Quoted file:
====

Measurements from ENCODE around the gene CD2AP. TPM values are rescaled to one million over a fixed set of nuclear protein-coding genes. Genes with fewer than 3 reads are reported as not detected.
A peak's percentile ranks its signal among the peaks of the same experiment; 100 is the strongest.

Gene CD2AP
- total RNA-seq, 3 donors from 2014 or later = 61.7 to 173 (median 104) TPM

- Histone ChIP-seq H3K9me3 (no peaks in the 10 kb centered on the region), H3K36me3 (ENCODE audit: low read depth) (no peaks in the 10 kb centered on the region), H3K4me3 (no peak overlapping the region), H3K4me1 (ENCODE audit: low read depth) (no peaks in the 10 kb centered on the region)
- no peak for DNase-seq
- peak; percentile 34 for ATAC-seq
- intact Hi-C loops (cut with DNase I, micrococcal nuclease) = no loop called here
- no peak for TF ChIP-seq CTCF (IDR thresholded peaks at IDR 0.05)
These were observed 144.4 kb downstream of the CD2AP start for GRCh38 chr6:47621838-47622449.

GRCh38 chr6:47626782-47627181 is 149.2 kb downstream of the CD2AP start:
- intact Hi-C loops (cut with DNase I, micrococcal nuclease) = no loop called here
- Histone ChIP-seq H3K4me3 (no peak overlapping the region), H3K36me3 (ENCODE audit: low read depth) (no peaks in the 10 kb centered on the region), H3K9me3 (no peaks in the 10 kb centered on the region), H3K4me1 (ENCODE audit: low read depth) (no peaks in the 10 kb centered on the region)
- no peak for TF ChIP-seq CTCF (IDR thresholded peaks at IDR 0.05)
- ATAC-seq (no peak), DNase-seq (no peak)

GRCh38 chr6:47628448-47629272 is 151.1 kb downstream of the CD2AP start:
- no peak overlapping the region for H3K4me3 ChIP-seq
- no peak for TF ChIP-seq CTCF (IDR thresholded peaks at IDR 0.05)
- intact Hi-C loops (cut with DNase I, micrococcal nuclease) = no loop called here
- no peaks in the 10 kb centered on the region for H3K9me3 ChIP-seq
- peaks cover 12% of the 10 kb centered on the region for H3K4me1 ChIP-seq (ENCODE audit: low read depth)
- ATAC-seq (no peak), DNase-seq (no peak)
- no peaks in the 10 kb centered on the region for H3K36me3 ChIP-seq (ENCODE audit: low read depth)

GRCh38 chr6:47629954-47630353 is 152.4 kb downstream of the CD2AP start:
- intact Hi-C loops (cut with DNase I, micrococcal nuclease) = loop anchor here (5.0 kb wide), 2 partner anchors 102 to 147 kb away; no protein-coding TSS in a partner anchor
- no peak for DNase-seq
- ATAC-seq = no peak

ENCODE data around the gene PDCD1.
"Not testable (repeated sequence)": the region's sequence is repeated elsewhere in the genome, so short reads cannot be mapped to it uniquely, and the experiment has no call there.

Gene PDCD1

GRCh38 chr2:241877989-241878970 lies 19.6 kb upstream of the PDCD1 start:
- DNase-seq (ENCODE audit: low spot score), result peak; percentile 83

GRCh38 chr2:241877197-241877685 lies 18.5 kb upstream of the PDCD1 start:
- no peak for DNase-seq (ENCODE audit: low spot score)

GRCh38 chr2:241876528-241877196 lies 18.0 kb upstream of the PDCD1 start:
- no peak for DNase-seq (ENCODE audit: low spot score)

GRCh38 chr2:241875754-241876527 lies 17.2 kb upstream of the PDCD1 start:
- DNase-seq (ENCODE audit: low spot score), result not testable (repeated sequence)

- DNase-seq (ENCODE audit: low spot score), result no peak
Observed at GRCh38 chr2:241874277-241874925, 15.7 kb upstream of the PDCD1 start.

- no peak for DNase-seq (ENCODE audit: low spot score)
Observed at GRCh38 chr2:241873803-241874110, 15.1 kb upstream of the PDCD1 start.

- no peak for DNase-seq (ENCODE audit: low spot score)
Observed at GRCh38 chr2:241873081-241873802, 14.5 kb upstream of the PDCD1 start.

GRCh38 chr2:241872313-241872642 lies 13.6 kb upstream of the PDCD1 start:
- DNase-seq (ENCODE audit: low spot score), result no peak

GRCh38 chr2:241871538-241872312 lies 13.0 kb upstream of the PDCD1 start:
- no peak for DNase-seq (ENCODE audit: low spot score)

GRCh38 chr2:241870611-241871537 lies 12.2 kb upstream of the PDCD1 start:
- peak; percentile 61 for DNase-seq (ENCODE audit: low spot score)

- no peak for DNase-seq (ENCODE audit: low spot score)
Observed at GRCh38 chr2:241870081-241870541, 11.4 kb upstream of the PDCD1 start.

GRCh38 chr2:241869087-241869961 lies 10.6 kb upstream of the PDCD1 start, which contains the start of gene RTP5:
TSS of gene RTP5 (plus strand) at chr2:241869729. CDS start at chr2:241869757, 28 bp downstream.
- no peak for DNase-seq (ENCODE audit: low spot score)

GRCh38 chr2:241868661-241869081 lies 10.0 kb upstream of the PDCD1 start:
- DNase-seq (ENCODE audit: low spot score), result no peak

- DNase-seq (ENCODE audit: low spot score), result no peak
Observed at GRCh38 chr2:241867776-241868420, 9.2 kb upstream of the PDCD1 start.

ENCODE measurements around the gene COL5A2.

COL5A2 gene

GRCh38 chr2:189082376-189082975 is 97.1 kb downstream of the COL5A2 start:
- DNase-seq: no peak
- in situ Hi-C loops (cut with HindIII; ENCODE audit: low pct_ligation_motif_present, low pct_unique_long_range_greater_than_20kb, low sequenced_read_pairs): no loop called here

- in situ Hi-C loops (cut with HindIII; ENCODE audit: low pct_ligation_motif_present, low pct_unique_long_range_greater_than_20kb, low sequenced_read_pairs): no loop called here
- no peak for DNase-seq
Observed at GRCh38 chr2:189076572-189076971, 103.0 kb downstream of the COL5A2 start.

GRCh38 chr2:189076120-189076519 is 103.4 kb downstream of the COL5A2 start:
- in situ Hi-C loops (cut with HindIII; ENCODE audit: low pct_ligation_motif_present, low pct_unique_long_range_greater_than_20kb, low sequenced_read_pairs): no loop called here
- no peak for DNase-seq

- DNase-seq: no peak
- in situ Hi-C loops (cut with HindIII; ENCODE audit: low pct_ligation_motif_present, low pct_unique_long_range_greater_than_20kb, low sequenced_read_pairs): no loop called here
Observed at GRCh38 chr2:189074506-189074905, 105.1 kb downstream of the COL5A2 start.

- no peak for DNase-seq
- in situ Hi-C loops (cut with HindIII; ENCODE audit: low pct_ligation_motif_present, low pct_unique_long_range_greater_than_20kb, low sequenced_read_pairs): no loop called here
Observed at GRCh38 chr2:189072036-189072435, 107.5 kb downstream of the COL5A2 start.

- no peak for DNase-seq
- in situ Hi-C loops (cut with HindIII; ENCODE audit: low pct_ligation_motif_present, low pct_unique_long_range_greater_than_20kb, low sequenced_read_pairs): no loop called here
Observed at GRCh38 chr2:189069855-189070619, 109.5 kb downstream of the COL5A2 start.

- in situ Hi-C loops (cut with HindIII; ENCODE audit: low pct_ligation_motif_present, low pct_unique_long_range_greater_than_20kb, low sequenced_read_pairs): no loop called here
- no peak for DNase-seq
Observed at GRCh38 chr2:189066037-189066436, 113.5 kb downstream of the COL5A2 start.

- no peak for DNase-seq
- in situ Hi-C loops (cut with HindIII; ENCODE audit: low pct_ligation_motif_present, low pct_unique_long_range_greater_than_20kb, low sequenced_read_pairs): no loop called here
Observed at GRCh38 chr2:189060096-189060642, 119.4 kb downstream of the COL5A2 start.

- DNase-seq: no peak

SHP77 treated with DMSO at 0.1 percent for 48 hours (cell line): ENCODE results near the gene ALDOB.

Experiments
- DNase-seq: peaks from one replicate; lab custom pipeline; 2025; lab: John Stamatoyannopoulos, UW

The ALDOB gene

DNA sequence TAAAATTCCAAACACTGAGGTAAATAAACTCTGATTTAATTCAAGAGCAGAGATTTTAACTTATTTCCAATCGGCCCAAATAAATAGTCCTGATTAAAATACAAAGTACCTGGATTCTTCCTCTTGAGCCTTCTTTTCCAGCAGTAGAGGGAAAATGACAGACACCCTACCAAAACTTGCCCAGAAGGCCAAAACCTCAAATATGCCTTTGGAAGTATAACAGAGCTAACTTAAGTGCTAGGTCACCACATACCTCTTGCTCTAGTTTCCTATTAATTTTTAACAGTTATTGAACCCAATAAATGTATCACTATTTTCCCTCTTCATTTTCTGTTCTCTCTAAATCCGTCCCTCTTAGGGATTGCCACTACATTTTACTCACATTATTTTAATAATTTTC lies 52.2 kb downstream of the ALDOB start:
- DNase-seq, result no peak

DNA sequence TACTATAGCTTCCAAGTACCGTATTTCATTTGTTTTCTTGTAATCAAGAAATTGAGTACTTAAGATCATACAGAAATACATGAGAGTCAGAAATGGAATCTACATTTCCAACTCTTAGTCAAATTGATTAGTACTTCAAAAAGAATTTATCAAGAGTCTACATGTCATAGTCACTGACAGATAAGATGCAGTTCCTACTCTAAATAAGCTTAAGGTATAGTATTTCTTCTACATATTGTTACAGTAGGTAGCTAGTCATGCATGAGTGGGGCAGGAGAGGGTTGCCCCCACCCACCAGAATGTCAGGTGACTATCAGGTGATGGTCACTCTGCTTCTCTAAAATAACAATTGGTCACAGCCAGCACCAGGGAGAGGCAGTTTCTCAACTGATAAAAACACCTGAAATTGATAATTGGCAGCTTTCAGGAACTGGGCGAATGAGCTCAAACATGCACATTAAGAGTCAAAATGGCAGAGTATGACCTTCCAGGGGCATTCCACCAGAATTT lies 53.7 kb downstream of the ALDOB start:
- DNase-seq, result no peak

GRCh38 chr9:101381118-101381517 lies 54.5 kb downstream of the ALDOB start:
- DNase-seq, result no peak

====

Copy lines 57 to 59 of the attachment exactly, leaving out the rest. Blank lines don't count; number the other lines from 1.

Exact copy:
- DNase-seq (ENCODE audit: low spot score), result no peak

- DNase-seq (ENCODE audit: low spot score), result no peak
Observed at GRCh38 chr2:241867776-241868420, 9.2 kb upstream of the PDCD1 start.